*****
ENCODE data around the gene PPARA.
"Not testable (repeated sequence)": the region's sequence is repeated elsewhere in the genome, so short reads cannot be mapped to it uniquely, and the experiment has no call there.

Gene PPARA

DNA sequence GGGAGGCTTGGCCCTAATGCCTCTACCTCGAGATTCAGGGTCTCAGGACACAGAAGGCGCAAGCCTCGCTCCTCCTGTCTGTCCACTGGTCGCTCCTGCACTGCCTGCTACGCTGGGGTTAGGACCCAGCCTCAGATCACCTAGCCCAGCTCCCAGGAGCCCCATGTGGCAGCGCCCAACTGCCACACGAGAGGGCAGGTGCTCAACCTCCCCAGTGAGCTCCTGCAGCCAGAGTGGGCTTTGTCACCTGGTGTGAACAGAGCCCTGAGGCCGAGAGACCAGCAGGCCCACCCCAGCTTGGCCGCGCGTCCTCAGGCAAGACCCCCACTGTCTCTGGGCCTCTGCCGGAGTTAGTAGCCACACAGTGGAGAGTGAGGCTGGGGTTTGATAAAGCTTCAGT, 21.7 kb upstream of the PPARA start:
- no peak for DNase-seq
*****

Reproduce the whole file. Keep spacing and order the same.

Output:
ENCODE data around the gene PPARA.
"Not testable (repeated sequence)": the region's sequence is repeated elsewhere in the genome, so short reads cannot be mapped to it uniquely, and the experiment has no call there.

Gene PPARA

DNA sequence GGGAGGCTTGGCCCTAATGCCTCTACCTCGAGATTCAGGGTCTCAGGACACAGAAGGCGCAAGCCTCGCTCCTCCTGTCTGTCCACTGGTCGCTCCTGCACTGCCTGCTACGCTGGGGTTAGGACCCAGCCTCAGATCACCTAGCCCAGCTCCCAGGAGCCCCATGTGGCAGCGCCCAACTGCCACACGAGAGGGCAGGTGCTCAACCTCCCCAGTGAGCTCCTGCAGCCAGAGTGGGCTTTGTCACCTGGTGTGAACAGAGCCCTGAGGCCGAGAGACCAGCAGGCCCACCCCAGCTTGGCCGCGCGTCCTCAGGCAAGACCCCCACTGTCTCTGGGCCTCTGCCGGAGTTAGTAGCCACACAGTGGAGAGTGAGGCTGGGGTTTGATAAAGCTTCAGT, 21.7 kb upstream of the PPARA start:
- no peak for DNase-seq